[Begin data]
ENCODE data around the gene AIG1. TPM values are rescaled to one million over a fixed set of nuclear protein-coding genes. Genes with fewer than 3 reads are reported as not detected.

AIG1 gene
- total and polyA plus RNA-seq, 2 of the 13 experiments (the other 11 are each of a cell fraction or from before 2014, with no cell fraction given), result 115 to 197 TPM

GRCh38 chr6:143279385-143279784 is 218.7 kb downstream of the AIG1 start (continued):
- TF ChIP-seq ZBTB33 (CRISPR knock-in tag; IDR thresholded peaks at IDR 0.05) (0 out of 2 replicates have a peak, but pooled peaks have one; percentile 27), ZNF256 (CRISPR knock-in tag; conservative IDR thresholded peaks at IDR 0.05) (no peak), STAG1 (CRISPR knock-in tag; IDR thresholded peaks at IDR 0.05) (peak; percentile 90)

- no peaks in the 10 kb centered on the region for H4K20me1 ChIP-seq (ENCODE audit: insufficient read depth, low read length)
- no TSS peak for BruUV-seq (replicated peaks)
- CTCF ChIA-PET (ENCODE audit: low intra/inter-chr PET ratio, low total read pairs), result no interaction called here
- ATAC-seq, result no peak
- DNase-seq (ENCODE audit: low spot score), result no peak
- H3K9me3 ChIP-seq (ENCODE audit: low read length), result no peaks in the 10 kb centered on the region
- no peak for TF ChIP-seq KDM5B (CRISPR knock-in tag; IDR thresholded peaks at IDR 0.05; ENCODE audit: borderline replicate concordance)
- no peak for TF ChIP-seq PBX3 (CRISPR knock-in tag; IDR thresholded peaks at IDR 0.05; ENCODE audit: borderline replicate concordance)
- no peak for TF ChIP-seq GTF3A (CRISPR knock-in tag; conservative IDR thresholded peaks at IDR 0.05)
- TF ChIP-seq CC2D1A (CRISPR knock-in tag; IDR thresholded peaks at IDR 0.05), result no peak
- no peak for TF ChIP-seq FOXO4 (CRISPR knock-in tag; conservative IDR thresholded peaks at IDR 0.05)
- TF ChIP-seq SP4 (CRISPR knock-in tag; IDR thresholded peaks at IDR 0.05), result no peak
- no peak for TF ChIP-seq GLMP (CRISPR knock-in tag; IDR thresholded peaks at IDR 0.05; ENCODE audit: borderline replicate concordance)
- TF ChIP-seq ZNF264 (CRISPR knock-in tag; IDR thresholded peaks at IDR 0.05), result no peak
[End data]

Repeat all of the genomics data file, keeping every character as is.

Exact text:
ENCODE data around the gene AIG1. TPM values are rescaled to one million over a fixed set of nuclear protein-coding genes. Genes with fewer than 3 reads are reported as not detected.

AIG1 gene
- total and polyA plus RNA-seq, 2 of the 13 experiments (the other 11 are each of a cell fraction or from before 2014, with no cell fraction given), result 115 to 197 TPM

GRCh38 chr6:143279385-143279784 is 218.7 kb downstream of the AIG1 start (continued):
- TF ChIP-seq ZBTB33 (CRISPR knock-in tag; IDR thresholded peaks at IDR 0.05) (0 out of 2 replicates have a peak, but pooled peaks have one; percentile 27), ZNF256 (CRISPR knock-in tag; conservative IDR thresholded peaks at IDR 0.05) (no peak), STAG1 (CRISPR knock-in tag; IDR thresholded peaks at IDR 0.05) (peak; percentile 90)

- no peaks in the 10 kb centered on the region for H4K20me1 ChIP-seq (ENCODE audit: insufficient read depth, low read length)
- no TSS peak for BruUV-seq (replicated peaks)
- CTCF ChIA-PET (ENCODE audit: low intra/inter-chr PET ratio, low total read pairs), result no interaction called here
- ATAC-seq, result no peak
- DNase-seq (ENCODE audit: low spot score), result no peak
- H3K9me3 ChIP-seq (ENCODE audit: low read length), result no peaks in the 10 kb centered on the region
- no peak for TF ChIP-seq KDM5B (CRISPR knock-in tag; IDR thresholded peaks at IDR 0.05; ENCODE audit: borderline replicate concordance)
- no peak for TF ChIP-seq PBX3 (CRISPR knock-in tag; IDR thresholded peaks at IDR 0.05; ENCODE audit: borderline replicate concordance)
- no peak for TF ChIP-seq GTF3A (CRISPR knock-in tag; conservative IDR thresholded peaks at IDR 0.05)
- TF ChIP-seq CC2D1A (CRISPR knock-in tag; IDR thresholded peaks at IDR 0.05), result no peak
- no peak for TF ChIP-seq FOXO4 (CRISPR knock-in tag; conservative IDR thresholded peaks at IDR 0.05)
- TF ChIP-seq SP4 (CRISPR knock-in tag; IDR thresholded peaks at IDR 0.05), result no peak
- no peak for TF ChIP-seq GLMP (CRISPR knock-in tag; IDR thresholded peaks at IDR 0.05; ENCODE audit: borderline replicate concordance)
- TF ChIP-seq ZNF264 (CRISPR knock-in tag; IDR thresholded peaks at IDR 0.05), result no peak